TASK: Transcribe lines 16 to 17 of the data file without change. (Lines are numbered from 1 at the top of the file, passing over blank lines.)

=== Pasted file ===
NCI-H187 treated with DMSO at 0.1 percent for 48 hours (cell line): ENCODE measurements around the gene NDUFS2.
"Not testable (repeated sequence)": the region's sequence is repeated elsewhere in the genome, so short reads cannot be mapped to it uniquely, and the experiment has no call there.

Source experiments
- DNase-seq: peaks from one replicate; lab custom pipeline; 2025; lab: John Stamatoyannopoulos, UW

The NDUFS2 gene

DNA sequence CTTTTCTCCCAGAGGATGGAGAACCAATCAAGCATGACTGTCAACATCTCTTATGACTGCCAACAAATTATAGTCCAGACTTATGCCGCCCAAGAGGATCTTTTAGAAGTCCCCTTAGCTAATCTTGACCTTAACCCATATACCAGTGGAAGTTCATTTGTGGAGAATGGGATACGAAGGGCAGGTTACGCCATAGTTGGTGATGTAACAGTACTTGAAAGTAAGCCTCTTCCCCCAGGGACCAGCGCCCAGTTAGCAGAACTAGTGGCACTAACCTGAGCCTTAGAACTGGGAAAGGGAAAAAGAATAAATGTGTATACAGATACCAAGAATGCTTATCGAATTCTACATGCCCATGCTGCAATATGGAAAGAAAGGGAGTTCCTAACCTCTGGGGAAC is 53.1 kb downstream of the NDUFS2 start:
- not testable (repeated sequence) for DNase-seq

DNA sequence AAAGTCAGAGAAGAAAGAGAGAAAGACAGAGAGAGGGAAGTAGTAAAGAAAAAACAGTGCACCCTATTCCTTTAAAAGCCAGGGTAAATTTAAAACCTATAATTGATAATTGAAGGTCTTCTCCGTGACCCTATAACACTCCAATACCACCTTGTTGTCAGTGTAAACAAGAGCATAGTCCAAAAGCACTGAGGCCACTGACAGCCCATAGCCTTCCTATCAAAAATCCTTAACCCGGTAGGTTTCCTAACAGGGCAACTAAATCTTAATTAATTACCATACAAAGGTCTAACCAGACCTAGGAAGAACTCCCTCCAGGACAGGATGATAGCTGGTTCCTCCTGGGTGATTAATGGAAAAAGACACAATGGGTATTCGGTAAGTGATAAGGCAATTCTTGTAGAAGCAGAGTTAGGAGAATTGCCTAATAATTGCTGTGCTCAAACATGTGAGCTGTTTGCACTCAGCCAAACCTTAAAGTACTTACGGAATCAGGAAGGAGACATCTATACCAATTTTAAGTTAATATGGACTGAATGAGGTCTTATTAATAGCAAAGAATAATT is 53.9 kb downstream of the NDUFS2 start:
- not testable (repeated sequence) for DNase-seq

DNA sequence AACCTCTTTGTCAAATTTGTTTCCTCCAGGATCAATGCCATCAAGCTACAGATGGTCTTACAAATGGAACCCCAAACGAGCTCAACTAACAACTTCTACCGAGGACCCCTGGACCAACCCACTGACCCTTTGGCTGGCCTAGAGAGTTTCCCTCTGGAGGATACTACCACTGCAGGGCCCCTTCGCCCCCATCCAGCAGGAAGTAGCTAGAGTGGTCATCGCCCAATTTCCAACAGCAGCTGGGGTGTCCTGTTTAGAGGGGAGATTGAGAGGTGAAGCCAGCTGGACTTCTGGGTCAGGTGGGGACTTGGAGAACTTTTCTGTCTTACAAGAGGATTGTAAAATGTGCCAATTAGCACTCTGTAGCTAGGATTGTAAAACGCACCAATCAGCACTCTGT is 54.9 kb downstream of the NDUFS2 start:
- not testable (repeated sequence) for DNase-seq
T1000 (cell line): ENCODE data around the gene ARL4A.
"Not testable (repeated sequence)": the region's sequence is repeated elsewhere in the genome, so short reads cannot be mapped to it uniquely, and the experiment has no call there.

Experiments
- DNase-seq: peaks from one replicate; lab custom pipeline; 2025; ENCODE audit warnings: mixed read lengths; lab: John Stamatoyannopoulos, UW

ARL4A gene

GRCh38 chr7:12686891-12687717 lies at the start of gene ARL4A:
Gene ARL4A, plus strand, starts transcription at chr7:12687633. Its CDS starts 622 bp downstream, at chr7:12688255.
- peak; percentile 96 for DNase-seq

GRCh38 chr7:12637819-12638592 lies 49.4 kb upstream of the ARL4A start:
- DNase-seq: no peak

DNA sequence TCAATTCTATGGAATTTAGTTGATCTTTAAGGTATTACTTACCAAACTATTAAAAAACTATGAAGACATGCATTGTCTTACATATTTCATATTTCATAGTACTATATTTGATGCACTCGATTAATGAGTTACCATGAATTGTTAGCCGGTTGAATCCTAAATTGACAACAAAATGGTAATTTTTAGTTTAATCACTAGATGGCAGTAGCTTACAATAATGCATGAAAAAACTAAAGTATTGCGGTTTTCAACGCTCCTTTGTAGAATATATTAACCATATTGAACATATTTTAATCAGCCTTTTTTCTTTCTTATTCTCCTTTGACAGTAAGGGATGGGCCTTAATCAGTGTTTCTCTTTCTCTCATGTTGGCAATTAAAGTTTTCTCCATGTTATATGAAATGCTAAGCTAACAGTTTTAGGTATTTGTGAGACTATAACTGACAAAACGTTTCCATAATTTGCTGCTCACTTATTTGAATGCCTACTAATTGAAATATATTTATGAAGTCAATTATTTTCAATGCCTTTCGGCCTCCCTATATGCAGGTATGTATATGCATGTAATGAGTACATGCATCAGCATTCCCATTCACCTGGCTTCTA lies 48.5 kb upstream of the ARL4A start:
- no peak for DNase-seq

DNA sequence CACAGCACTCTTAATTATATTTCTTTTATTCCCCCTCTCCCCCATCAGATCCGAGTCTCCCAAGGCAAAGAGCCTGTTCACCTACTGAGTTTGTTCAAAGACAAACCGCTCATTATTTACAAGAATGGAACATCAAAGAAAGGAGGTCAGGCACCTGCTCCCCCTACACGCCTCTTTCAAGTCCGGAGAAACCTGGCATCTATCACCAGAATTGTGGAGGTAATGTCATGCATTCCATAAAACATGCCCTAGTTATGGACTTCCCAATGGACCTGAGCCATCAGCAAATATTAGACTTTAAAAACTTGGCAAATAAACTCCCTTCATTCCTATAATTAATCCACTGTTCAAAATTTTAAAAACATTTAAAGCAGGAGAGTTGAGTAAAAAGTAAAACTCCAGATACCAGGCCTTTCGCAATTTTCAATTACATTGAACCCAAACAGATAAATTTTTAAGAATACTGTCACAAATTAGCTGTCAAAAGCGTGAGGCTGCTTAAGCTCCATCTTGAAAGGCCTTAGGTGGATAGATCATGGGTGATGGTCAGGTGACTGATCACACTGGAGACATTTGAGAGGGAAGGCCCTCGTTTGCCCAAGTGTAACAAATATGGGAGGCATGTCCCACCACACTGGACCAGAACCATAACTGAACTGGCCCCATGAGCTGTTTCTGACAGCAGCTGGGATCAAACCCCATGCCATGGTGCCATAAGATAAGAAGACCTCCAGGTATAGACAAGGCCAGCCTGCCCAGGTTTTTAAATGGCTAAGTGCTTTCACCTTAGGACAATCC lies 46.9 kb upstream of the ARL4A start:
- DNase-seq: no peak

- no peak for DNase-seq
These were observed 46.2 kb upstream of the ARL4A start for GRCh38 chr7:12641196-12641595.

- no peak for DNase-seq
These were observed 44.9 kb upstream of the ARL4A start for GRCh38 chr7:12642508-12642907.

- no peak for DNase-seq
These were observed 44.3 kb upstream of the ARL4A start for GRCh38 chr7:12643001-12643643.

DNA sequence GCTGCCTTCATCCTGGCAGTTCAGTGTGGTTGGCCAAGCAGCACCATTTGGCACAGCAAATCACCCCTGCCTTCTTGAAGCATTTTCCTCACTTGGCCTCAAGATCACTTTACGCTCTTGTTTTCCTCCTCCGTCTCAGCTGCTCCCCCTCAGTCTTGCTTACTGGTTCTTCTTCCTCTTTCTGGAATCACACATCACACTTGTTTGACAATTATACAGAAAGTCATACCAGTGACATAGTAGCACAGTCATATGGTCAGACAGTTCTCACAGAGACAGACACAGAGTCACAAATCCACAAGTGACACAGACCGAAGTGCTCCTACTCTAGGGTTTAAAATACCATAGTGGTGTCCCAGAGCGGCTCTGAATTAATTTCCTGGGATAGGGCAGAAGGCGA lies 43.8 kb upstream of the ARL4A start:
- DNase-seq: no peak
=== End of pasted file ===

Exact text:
ARL4A gene

GRCh38 chr7:12686891-12687717 lies at the start of gene ARL4A: